Long Hours and Double Shifts: Knowing the Risks

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    Healthcare professionals are infamous for working 12-hour shifts, night shifts, and even double shifts. For many, 12-hour shifts and night shifts simply come with the territory, and double shifts are part of their ingrained responsibility to patients. For better or worse, healthcare professionals often think of patient safety before their own, so the risks of long hours and double shifts are rarely discussed.

    Long Hours and Double Shifts: Knowing the Risks

    The risks associated with long work hours are not solely due to being at work for more than eight hours a day, but due to lack of sleep or not sleeping in accordance with circadian rhythms. These risks could just as easily apply to someone who works eight hours a day but has another job or family commitments that limit their time in bed. As everyone knows, life does not magically turn off when they the workday is done. Once home, the bills still need to get paid, meals need to be prepared, and obligations continue. With that said, it’s easy to understand why one study found that 32% of healthcare professionals reported that they do not get enough sleep (Caruso, 2014).

    A Midwest study found that nearly one third of night-shift workers and a quarter of rotating-shift workers reported having long-term insomnia and excessive sleepiness (Drake, Roehrs, Richardson, Walsh, & Roth, 2004 as cited in Caruso, 2014). Additionally, a national study found that workers lost half an hour of sleep for every additional hour of work per day (Basner et al., 2007 as cited in Caruso, 2014). There have been many studies that demonstrate that the sleep of healthcare workers suffers due to shift work and long hours, but lack of sleep also contributes to other issues, including chronic health and psychological issues as well as impaired work safety and the potential to make critical medical errors impacting patient safety.

    When discussing chronic health issues, the causative factors differ. Some issues are related to a lack of sleep, while others are due to circadian rhythm disturbances, whereas even others are due to working too many hours in a day (i.e. 12 hours or double shifts). Regardless of the causative factor, the chronic health issues that face many in the healthcare field include obesity, diabetes, sleep dysfunction, decreased physical activity, and cardiovascular issues such as heart attacks, high blood pressure, and strokes.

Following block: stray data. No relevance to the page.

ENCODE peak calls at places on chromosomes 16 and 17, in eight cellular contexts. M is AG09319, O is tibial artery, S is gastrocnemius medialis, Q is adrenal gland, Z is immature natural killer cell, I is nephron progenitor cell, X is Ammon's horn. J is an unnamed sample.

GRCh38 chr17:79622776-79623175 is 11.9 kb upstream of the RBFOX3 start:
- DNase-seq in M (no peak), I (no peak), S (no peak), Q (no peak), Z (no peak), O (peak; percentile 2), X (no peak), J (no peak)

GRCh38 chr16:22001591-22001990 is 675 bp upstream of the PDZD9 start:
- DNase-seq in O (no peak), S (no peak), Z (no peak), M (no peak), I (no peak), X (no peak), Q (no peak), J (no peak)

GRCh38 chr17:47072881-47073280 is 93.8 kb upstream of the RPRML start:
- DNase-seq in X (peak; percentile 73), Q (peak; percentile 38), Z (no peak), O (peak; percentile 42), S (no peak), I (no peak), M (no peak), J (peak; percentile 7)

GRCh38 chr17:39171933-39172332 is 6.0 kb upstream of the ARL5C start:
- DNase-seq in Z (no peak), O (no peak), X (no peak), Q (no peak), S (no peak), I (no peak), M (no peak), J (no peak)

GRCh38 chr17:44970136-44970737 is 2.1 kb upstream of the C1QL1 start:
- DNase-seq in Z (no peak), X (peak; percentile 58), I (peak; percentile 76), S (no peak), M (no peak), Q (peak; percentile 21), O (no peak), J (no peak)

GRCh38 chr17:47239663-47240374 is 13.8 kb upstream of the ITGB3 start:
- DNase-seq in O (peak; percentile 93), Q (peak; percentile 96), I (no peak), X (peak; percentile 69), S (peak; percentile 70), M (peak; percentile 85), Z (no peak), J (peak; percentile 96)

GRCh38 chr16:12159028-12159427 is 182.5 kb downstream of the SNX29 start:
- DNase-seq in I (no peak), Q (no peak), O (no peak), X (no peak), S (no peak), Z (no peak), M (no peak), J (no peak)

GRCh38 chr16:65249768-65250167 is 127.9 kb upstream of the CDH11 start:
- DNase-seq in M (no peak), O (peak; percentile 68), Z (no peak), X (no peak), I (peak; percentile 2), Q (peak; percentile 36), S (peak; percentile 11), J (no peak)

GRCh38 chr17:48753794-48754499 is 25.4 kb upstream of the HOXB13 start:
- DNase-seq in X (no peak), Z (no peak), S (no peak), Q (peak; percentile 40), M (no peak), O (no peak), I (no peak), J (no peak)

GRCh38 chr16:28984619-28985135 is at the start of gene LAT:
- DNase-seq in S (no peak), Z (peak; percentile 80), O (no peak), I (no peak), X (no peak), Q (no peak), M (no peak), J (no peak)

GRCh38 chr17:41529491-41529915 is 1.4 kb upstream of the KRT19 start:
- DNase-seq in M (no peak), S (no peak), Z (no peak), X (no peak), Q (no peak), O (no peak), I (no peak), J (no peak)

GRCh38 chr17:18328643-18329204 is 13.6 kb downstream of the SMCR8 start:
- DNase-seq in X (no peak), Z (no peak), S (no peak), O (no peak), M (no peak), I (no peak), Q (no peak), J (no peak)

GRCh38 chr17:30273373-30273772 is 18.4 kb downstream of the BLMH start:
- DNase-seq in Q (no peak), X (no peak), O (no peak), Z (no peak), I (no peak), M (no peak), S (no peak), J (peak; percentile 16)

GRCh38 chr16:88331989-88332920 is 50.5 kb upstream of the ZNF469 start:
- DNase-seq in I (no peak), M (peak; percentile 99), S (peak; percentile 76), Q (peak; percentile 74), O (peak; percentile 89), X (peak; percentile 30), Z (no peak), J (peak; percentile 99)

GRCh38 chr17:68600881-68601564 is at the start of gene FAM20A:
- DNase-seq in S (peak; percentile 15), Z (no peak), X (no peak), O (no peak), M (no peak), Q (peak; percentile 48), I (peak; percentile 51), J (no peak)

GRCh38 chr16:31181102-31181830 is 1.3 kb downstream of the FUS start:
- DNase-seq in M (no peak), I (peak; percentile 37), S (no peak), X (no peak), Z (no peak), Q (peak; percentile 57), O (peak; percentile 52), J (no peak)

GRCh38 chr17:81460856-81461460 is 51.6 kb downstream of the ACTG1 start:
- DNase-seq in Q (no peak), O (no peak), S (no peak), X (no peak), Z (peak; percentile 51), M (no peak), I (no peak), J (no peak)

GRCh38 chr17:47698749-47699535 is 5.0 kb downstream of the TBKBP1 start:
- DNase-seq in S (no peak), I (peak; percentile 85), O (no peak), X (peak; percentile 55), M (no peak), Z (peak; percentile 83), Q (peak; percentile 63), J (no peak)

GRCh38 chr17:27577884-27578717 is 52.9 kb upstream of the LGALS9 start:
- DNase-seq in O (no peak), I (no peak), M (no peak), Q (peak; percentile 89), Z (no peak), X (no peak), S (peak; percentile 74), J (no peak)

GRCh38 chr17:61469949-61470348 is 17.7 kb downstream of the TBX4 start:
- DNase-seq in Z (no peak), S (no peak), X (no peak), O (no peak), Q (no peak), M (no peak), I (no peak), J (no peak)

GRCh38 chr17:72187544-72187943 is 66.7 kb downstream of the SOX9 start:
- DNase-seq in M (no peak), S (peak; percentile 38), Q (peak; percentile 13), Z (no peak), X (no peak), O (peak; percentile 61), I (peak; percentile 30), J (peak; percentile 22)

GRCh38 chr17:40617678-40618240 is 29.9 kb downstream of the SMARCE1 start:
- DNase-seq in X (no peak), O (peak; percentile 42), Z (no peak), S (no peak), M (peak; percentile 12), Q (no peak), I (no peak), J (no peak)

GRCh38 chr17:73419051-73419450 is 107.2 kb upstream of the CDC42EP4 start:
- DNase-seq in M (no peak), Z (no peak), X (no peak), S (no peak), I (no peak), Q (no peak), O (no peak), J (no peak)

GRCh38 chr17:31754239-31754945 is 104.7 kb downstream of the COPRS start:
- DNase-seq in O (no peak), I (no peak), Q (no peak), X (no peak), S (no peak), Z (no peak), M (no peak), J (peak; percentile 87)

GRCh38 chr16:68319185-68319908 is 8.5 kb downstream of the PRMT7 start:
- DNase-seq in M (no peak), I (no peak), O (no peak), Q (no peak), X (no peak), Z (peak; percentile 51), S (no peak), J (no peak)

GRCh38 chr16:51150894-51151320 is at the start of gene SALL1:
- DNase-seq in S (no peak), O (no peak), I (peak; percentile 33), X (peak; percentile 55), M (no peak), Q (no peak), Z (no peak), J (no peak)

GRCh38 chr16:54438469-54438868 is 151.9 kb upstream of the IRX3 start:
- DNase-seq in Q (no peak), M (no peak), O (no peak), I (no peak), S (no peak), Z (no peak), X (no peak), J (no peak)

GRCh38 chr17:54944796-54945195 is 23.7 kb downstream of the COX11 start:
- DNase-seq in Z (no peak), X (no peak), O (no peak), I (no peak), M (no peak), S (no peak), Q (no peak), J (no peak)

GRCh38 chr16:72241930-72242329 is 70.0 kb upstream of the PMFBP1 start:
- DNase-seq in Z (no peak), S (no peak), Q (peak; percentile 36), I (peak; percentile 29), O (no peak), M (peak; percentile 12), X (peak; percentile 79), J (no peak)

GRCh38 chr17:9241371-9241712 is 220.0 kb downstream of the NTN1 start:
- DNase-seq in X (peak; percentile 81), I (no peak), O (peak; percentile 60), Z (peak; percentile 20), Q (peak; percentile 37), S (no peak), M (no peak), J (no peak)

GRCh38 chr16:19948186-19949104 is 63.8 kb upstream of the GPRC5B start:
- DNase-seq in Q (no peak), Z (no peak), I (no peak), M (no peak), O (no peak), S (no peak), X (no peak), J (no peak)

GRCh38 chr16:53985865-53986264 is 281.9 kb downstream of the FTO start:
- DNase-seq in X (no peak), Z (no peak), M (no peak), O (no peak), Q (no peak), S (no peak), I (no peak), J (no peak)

Depression, irritability, anxiety, personality changes, and trouble with personal relationships are also commonly reported among shift workers (Caruso, 2014). Shift workers, particularly those with regular night shifts, are also at an increased risk for digestive disorders, including an increased risk for colon cancer (Caruso, 2014). In addition to chronic health issues, poor coping mechanisms were also found, such as smoking and alcohol use. The theory is that these poor coping mechanisms are due to the stress of chronic fatigue.

    One study also found that shift work makes it more difficult for people to manage their chronic diseases due to a decrease in medication efficacy associated with disturbances in the circadian rhythm (Caruso, 2014). So while shift work and longer hours puts healthcare professionals at risk for chronic diseases, it simultaneously increases the likelihood that those chronic diseases will be ineffectively managed.

    While the health of healthcare workers faces these risks, their patients also face increased risks because healthcare workers are not getting enough sleep. A healthcare worker suffering from chronic fatigue is less alert and more likely to involuntarily fall asleep, and no matter whether that happens while at work or in the car, both are very dangerous propositions. Lack of sleep also reduces a person’s ability to concentrate, remember, and learn, as well as slows the reaction time (Caruso, 2014). A healthcare worker lacking adequate concentration, memory, and reaction time can lead to potentially fatal occurrences for patients.

    One study estimated that approximately 20% of those who tried shift work were unable to adjust to the disruptions in sleep and circadian rhythms. This estimation demonstrates that shift work and long hours associated with them are not for everyone, but also that the health consequences of these work schedules prove that shift work and long hours are not conducive to anyone’s health. While the healthcare field requires their workers to work long hours and through the night, take extra steps as a healthcare worker to protect your health, as well as your patients’, by leading a healthy lifestyle through exercise, diet, and, of course, sleep.

    Caruso, C.C. (2014). Negative impacts of shiftwork and long work hours. Rehabilitation Nursing Journal, 39(1), 16-25. Retrieved from Negative Impacts of Shiftwork and Long Work Hours

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